SUNBURN

sunburn

There are so many amazing things we are yet to unravel about the human body system. The body has natural defenses against heat and sun. Even when a person feels hot on a summer day, their body is normally able to maintain a constant internal temperature using mechanisms such as sweating. The body’s defense against the suns burning rays is melanin, the skins pigment and natural sunscreen. However, when someone spends too much time in very hot or sunny conditions, the body’s natural defenses may break down, leading to sunburn, heat exhaustion or heat stroke.

The skin becomes sunburned when it has been exposed for a long period to the damaging ultraviolet rays of the sun. When light skinned individuals get sunburned, the skin is red, painful and in severe cases blistered. Heat exhaustion is characterized by fever, headache, nausea, fatigue and muscle cramps. Heat stroke can be life threatening. Symptoms include higher fever, absence of sweating, and neurological symptoms such as mental confusion and loss of consciousness due to the failure of the body’s temperature-regulating mechanisms.

CAUSES

Heat injuries are the result of dehydration caused by spending too much time in heat without replacing fluids and electrolytes lost through perspiration. Dehydration impairs the functioning of the body’s cooling mechanism, resulting in heat exhaustion. If this is not treated, it can progress to heatstroke.

Sunburn is caused by ultraviolet light from the sun. The amount of times it takes to cause sunburn depends on the shade of the skin and the time of the day. Light coloured skin burns faster than dark skin because it has less melanin. Regardless of the skin type, sunburn occurs faster during midday, when the sun’s rays are strongest. Several medications can increase the skins sensitivity to the sun and the risk of sunburn, including topical retinoic acid for acne, oral contraceptives, tricyclic antidepressants, and some antibiotics.

 

PREVENTION

To prevent heat injuries, take precautions against becoming dehydrated and overheated. Be especially vigilant as regards medications that could cause dehydration as a side effect. Drink plenty water during the day, but be careful to also replace needed minerals and electrolytes if you are exercising by drinking a sports drink or taking a specially formulated supplement. Reduce consumption of alcohol and caffeine on hot days. On hot days, wear lightweight clothing and limit strenuous activity. If active, take periodic breaks. If someone develops any of the symptoms of heat exhaustion, such as nausea or headache, they should cool themselves by drinking an electrolyte solution or sports drink to replace lost fluids and salts, and by taking a swim or going into the shade or an air conditioned building. To limit the amount of sunburn, limit the amount of time spent outdoors from 10am to 2pm, when the risk of sunburn is greatest.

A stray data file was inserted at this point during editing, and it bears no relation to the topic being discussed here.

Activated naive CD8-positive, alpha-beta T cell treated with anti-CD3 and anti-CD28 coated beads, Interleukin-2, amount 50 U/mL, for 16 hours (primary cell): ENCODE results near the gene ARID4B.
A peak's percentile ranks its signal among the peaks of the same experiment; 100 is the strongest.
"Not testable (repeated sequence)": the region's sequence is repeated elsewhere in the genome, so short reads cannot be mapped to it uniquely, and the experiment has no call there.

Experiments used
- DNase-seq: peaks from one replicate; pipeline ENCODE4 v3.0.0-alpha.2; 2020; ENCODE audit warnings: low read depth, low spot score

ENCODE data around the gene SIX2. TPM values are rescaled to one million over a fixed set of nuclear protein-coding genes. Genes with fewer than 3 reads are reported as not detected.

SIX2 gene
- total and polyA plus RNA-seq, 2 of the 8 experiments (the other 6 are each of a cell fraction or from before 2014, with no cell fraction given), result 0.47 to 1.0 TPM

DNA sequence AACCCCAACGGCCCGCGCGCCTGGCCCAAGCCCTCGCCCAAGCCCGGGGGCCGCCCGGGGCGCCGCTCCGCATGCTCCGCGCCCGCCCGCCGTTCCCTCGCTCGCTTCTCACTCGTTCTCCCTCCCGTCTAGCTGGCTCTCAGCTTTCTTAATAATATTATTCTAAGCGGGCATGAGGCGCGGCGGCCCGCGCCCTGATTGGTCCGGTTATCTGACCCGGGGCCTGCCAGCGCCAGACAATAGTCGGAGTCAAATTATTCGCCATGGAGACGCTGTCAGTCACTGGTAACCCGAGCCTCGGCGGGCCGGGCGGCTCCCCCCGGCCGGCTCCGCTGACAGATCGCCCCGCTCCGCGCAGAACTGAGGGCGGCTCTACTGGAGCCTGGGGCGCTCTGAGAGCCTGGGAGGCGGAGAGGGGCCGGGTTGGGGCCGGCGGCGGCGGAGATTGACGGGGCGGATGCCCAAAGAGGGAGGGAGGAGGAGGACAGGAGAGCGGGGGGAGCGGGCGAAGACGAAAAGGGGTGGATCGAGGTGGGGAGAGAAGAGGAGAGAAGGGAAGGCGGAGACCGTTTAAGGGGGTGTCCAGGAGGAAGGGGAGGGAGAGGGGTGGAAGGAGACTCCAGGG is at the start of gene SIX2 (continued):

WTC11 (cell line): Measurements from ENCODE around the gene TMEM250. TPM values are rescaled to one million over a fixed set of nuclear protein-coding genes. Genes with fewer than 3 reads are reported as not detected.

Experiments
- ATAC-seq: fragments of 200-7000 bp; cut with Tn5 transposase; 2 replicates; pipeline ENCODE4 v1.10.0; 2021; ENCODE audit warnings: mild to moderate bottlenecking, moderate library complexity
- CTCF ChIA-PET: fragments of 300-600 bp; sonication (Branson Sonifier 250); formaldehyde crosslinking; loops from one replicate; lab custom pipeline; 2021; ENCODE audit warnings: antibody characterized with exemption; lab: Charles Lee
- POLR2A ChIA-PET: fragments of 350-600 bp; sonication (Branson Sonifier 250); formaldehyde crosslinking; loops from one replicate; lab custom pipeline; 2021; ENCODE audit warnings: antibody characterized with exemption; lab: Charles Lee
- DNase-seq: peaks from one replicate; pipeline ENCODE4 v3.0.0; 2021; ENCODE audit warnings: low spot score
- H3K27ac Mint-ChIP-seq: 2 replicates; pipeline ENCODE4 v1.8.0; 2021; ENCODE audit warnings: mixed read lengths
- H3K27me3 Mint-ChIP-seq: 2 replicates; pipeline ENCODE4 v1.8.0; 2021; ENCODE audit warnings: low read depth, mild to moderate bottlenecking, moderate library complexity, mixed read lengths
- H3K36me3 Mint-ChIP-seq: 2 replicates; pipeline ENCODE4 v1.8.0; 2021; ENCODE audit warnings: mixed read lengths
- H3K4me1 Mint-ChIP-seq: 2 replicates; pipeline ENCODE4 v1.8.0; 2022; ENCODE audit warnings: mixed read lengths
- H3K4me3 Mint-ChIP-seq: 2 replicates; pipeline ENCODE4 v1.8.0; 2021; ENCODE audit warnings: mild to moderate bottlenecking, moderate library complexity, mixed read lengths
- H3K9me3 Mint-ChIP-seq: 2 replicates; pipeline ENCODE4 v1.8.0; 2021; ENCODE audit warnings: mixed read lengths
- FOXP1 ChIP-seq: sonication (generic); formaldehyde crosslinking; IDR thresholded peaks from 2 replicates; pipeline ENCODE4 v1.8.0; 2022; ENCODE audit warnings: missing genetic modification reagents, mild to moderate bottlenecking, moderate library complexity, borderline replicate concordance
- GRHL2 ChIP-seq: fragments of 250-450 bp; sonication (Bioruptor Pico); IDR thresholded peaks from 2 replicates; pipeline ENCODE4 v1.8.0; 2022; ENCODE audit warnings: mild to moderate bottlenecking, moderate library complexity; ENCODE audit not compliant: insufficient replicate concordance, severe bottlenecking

Green Tea, as well as beta carotene and lycopene, two antioxidant nutrients, may reduce the risk of sunburn. However, because research on these alternative remedies is not definitive, they should not be considered a replacement for proven measures to prevent sunburn.

DIAGNOSIS

Heat injuries and sunburn can be diagnosed from the symptoms. See a doctor immediately or go to the nearest emergency room with symptoms of heat stroke. Further testing may be needed to detect complications such as muscle damage.

TREATMENTS

First aid is usually sufficient to treat heat exhaustion and sunburn. Heat stroke often requires medical treatment.

  • Heat Exhaustion: The preventive measures discussed earlier are often sufficient. In addition, loosen or remove unnecessary clothing and apply cool compresses to the skin. If symptoms do not improve, call a doctor.
  • Heatstroke: This is an emergency. Before reaching the hospital, first aid to cool the body can be helpful, such as wrapping in wet sheets. Do not use fever-reducing medicines, such as acetaminophen or ibuprofen-they cannot lower the fever. Other medications may be needed for complications such as seizure.
  • Sunburn: Cool compresses can relieve the discomfort. If blisters form, cover them with bandages to prevent infection. Ibuprofen or acetaminophen, can be helpful to lower temperature if there is a fever.



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